Miniskirt held down with laughter,
My arms full of the blue quilt
And package of cherry licorice,
You had the 6-pack of a beer
Only teenagers and drunks would buy.
We ran through the dark cow pasture
To the very center
Or what we thought might be
And still laughing, we stumbled down
Over the remains of alfalfa stalks,
The blanket and licorice beneath us
And the dark expanse of Oklahoma sky above us.
There was no moon and the stars
Put on their show for us,
After we straightened out the blanket
And lay on it, our backs
To the hard earth, our feet entwined.
“I only know the Big Dipper,” you said,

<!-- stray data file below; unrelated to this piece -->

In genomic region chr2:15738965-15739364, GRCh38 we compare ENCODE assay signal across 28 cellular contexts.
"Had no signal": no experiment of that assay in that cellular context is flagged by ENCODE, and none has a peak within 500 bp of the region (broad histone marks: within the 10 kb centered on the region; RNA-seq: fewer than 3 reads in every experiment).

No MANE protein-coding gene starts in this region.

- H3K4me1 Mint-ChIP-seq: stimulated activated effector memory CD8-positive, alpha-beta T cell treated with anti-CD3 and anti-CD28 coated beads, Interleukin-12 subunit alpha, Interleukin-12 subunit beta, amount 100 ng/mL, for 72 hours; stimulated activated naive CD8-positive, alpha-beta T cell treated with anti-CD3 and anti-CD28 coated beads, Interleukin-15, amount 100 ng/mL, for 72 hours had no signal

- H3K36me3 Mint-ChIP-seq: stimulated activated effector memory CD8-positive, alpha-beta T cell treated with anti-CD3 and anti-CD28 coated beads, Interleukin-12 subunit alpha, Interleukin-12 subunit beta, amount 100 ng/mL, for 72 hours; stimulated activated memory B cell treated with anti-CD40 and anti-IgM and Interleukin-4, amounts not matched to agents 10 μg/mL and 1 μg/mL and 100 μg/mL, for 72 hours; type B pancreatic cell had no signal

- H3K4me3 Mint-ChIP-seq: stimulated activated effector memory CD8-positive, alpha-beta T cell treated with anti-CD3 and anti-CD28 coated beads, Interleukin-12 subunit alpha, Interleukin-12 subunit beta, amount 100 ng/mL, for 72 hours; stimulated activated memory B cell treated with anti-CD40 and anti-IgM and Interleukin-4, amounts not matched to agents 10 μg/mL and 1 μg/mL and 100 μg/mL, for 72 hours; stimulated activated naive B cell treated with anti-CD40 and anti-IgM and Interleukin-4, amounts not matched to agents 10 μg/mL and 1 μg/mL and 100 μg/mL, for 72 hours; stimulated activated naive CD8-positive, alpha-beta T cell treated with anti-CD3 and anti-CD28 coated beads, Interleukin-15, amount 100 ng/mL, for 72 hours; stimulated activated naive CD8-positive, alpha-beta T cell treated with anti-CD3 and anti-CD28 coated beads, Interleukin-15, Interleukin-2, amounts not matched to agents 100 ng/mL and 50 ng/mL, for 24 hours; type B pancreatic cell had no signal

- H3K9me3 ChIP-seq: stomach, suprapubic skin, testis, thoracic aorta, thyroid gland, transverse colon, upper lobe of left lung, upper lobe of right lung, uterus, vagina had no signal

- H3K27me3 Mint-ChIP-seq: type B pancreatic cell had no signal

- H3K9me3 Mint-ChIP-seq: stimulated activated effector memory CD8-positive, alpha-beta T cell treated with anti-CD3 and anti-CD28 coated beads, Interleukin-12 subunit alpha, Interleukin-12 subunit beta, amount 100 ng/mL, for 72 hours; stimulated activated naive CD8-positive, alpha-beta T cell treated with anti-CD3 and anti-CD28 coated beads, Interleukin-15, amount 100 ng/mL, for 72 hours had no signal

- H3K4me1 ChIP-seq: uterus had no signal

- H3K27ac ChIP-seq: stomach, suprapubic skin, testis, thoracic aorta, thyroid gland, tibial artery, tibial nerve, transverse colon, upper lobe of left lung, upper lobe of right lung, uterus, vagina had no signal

Pointing at it with your beer can.
“They don’t care,” I said.
We moved closer and we moved away
And the journey of the stars in our sight
Became more than the sky
Could hold, more than the time in their light,
The stark brilliance of some,
The disappearing flame of others,
The pasture spinning away
Into the future we did not imagine.
Tonight I went out and looked
At the stars in my backyard.
A coondog howled in the distance.
The Big Dipper held its position.
This is the same sky that watched
Us when we were young.
These are the stars
That still know you.